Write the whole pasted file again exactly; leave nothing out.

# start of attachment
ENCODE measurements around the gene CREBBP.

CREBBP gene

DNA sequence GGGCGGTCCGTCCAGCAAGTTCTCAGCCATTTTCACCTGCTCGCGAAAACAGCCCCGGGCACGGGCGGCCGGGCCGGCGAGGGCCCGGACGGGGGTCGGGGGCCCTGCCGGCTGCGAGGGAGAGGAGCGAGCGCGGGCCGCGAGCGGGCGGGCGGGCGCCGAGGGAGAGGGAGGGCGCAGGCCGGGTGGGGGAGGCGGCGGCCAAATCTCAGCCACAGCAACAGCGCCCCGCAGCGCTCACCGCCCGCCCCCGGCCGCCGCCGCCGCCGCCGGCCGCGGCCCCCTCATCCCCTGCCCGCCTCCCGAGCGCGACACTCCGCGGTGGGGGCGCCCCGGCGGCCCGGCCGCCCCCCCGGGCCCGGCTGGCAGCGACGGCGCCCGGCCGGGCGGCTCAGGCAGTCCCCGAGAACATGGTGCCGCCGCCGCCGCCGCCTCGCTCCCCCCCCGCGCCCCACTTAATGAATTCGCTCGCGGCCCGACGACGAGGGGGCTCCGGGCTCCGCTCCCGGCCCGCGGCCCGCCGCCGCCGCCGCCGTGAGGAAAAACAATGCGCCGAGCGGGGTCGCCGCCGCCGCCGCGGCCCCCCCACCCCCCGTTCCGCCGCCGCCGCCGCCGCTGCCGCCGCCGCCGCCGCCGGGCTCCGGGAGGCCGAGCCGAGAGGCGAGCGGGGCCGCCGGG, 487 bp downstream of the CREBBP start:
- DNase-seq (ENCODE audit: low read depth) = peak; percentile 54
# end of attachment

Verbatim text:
ENCODE measurements around the gene CREBBP.

CREBBP gene

DNA sequence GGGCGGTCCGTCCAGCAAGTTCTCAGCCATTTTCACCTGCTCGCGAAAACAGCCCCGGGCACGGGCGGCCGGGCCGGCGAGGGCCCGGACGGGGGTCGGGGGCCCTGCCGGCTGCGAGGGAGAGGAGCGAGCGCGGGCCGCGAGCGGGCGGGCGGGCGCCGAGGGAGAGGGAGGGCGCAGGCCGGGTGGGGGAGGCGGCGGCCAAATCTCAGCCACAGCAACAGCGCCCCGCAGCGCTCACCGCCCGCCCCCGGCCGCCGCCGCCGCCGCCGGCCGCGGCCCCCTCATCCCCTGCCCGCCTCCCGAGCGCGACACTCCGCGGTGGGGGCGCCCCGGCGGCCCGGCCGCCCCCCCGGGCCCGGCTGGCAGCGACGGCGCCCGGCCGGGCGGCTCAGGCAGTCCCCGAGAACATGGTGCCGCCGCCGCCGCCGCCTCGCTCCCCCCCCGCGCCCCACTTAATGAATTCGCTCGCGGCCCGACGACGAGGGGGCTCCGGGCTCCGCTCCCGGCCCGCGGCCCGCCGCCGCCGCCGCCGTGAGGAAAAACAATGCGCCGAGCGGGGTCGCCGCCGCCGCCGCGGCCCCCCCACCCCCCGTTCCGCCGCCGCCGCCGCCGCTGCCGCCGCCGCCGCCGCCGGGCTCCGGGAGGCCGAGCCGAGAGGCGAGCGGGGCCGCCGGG, 487 bp downstream of the CREBBP start:
- DNase-seq (ENCODE audit: low read depth) = peak; percentile 54